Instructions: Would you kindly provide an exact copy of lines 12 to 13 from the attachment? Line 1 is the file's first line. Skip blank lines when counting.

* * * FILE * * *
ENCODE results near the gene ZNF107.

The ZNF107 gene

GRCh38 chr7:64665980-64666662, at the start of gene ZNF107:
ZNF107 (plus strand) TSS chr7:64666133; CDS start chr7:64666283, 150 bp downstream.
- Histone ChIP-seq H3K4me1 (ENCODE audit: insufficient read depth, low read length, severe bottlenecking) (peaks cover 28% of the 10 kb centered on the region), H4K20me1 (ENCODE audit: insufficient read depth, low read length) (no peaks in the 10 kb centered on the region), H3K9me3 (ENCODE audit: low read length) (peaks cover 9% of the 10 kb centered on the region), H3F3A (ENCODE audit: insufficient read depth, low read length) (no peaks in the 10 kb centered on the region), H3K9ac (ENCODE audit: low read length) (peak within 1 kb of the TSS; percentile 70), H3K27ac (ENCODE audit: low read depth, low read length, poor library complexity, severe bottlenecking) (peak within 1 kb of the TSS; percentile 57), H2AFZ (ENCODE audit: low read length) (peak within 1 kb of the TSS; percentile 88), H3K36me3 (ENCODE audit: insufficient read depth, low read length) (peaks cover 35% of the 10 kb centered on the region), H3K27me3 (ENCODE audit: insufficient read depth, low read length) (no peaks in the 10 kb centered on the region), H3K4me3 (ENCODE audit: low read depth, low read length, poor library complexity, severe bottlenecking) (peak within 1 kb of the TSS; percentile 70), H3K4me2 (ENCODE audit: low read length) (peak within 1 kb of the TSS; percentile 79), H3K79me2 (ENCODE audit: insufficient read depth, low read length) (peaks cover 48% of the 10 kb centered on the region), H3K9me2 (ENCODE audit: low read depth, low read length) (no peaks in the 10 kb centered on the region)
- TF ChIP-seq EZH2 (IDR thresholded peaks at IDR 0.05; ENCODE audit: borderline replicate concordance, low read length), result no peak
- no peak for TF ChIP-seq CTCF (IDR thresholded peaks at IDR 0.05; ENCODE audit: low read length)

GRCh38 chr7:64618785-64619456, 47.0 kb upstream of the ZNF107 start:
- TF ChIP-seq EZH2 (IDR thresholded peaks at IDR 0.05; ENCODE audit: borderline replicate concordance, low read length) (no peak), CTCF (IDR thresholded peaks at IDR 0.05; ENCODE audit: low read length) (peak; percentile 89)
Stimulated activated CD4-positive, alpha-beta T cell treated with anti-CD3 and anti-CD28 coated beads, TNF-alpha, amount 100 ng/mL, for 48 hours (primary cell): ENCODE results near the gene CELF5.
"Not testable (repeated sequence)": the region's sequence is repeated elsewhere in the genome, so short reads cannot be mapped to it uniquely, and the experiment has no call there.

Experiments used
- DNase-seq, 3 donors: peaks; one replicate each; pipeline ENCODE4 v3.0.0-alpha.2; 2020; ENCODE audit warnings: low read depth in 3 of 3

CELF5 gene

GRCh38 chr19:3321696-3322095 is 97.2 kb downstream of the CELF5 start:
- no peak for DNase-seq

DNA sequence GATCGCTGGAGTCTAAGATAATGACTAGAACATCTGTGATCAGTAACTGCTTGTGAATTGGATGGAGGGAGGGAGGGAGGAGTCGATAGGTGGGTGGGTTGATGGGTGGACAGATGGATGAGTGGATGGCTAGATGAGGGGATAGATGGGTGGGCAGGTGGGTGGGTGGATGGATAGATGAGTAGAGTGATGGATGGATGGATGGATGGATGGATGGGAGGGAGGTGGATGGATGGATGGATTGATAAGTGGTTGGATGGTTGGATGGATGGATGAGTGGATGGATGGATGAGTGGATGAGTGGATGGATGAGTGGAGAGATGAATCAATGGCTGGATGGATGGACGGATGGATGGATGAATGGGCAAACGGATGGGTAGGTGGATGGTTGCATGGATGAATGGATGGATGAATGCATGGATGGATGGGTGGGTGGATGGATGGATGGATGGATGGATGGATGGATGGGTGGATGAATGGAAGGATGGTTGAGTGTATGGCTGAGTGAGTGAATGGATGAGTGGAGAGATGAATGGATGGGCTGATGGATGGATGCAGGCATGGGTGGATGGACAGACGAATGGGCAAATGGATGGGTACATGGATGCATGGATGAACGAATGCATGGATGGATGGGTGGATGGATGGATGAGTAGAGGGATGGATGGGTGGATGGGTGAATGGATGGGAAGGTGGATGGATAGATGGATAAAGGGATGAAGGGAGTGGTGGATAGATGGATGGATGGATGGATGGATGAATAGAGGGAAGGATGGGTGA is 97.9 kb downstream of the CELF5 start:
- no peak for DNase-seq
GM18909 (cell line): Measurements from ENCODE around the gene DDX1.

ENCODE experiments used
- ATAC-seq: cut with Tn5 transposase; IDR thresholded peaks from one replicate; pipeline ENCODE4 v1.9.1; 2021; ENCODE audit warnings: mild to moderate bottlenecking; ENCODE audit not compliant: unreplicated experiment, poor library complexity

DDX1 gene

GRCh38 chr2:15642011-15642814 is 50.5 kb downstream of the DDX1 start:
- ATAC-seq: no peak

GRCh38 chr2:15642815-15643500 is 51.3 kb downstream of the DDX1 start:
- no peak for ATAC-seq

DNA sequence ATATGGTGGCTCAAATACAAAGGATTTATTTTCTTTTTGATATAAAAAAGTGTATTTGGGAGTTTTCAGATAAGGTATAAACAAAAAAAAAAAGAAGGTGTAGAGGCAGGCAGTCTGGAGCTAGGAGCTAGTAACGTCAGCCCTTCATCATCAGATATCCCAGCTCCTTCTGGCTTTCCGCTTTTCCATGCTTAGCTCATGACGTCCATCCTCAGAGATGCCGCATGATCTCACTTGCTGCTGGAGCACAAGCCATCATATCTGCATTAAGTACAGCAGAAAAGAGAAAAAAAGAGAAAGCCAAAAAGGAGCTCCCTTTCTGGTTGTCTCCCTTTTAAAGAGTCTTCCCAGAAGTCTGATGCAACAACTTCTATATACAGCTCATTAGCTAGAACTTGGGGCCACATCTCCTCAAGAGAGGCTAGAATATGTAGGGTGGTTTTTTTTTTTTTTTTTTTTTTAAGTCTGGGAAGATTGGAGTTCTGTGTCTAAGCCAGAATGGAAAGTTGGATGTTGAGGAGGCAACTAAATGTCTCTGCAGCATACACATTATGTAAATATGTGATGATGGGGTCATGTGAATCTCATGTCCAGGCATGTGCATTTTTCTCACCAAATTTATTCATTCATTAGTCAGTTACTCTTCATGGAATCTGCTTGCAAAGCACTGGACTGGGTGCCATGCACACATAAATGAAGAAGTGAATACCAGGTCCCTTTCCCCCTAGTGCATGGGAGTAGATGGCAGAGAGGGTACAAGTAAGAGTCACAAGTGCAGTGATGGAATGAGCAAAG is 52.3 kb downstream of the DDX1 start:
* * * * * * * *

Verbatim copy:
Experiments used
- DNase-seq, 3 donors: peaks; one replicate each; pipeline ENCODE4 v3.0.0-alpha.2; 2020; ENCODE audit warnings: low read depth in 3 of 3